To create A Rule

In step 1, choose the filtering option for the messages.

Mail Features


All messages can be deleted but if you mark a message as junk, Outlook will keep the sender out of your inbox from there on.



Sharing photos, documents or video just became a snap with SkyDrive functionality. No more worrying about attachment limits. The beautiful portal for viewing video and photos makes the experience nothing short of enjoyable.

Customize The Dashboard Integrate Social Media To Outlook

You have the option to link your social media sites to your email in chúng tôi When you do, the incoming email will have the person’s picture included in the top of the email along with their latest Facebook post and Tweets at the bottom.

Business Integration

In addition to the social media functions, chúng tôi also has the ability to function as a business tool. Open, view and edit Microsoft Word documents, Excel or PowerPoint documents from within an email. If you have the need or desire, you’ll soon have the ability to have a Skype chat from the dashboard as well.


Jessica Prouty

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How Do We Use Python Regular Expression To Match A Date String?


Programming languages frequently employ date inputs to obtain user data, such as birthdates, travel dates, reservation dates, etc. These dates given by the user may be immediately verified as legitimate using regular expressions. To determine whether a text has a valid date format and to extract a valid date from a string, utilize regular date expressions.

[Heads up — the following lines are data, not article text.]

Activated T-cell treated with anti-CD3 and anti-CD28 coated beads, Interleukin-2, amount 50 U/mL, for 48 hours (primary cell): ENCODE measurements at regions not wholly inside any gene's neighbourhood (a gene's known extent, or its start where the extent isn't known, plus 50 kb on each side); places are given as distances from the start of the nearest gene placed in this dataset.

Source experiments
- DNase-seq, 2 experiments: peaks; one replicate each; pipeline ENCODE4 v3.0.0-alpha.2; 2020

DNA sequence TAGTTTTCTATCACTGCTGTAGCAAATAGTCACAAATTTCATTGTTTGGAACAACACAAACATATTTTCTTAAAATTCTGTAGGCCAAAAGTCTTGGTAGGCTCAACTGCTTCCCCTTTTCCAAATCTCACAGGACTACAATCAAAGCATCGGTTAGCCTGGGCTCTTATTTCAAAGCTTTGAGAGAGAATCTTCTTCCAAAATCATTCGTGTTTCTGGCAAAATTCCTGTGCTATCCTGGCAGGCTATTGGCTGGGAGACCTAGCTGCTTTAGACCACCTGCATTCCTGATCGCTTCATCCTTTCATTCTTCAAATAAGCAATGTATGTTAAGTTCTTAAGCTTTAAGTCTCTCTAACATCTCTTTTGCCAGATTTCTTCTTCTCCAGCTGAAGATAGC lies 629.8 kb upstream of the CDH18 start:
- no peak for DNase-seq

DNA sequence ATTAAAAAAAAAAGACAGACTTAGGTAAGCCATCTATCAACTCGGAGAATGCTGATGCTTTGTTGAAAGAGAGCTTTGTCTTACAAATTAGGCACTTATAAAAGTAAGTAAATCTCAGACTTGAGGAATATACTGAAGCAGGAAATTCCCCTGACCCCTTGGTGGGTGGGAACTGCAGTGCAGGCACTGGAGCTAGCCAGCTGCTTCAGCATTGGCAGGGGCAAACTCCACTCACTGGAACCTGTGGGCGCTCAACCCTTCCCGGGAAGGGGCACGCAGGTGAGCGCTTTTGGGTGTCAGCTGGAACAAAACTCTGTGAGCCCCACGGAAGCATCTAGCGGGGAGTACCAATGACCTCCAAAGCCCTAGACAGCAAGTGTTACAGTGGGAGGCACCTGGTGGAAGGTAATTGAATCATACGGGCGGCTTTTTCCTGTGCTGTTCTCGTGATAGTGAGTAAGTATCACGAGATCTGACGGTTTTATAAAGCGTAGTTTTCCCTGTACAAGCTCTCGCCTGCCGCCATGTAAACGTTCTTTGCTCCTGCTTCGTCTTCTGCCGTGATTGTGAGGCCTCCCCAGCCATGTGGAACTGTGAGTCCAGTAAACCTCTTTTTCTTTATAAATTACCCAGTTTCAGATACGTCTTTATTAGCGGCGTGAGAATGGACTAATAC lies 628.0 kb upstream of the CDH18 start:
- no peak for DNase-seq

When checking dates, a regular expression for dates (YYYY-MM-DD) should look for four digits at the beginning of the expression, a hyphen, a two-digit month between 01 and 12, another hyphen, and then a two-digit day between 01 and 31. This is how the regex code works −

This code supports most dates; however, incorrect dates like 2023-04-31 and 2023-02-29 (because 2023 is not a leap year) are not included (April has only 30 days). Use the tools your chosen programming language provides to carry out these tests.

Date Format Criteria And Algorithm

The general date format that should be used is YYYY-MM-DD, easily legible by both people and computers, according to the international date standard, ISO 8601. It is very simple to arrange this type chronologically.


import re

Store the date string

Use re.match to match the date string

Print the

The shorter format YYYYMMDD, which we’ll explore later, is also accepted by the ISO standard. So let’s create a regular expression that meets these requirements.

Syntax Used

A date must begin with a four-digit year, ranging from 0000 to 9999. This may be explained by using the following −